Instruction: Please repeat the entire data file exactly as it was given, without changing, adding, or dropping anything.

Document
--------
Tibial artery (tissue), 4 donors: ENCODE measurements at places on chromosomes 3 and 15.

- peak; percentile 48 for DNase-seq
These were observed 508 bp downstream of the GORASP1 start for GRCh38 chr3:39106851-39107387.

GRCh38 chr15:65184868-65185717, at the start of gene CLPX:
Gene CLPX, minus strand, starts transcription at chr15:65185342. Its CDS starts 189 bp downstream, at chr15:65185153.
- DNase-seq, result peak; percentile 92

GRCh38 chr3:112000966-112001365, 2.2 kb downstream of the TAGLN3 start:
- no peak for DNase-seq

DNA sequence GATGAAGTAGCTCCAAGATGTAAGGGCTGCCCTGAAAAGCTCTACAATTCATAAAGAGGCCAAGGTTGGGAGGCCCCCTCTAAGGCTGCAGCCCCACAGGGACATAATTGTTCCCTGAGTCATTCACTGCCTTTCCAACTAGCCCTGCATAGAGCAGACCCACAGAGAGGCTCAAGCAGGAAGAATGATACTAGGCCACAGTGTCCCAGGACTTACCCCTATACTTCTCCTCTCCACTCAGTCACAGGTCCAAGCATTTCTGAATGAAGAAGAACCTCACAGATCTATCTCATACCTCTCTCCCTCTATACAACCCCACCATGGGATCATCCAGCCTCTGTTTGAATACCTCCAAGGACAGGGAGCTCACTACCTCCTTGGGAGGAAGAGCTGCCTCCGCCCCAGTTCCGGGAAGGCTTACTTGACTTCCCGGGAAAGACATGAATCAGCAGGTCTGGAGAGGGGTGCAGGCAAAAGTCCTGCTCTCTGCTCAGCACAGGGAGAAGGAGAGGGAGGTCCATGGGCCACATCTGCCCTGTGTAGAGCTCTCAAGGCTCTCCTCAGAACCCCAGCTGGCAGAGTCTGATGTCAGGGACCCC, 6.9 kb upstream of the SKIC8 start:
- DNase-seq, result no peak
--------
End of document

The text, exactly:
Tibial artery (tissue), 4 donors: ENCODE measurements at places on chromosomes 3 and 15.

- peak; percentile 48 for DNase-seq
These were observed 508 bp downstream of the GORASP1 start for GRCh38 chr3:39106851-39107387.

GRCh38 chr15:65184868-65185717, at the start of gene CLPX:
Gene CLPX, minus strand, starts transcription at chr15:65185342. Its CDS starts 189 bp downstream, at chr15:65185153.
- DNase-seq, result peak; percentile 92

GRCh38 chr3:112000966-112001365, 2.2 kb downstream of the TAGLN3 start:
- no peak for DNase-seq

DNA sequence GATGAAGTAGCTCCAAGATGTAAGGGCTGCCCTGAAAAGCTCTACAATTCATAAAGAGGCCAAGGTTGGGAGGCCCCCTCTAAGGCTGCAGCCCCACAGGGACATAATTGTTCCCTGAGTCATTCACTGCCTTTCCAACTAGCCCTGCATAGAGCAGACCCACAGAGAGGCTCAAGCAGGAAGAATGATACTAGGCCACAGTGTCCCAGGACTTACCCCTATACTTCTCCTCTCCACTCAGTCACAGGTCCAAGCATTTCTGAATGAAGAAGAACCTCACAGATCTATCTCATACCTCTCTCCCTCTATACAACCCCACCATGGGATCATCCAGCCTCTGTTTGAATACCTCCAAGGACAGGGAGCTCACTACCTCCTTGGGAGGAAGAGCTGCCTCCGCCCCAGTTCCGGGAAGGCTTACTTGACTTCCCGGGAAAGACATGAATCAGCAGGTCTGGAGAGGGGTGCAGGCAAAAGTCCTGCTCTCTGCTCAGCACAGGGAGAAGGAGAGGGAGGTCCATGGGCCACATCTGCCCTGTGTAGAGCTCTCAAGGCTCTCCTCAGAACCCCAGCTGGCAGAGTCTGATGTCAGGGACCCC, 6.9 kb upstream of the SKIC8 start:
- DNase-seq, result no peak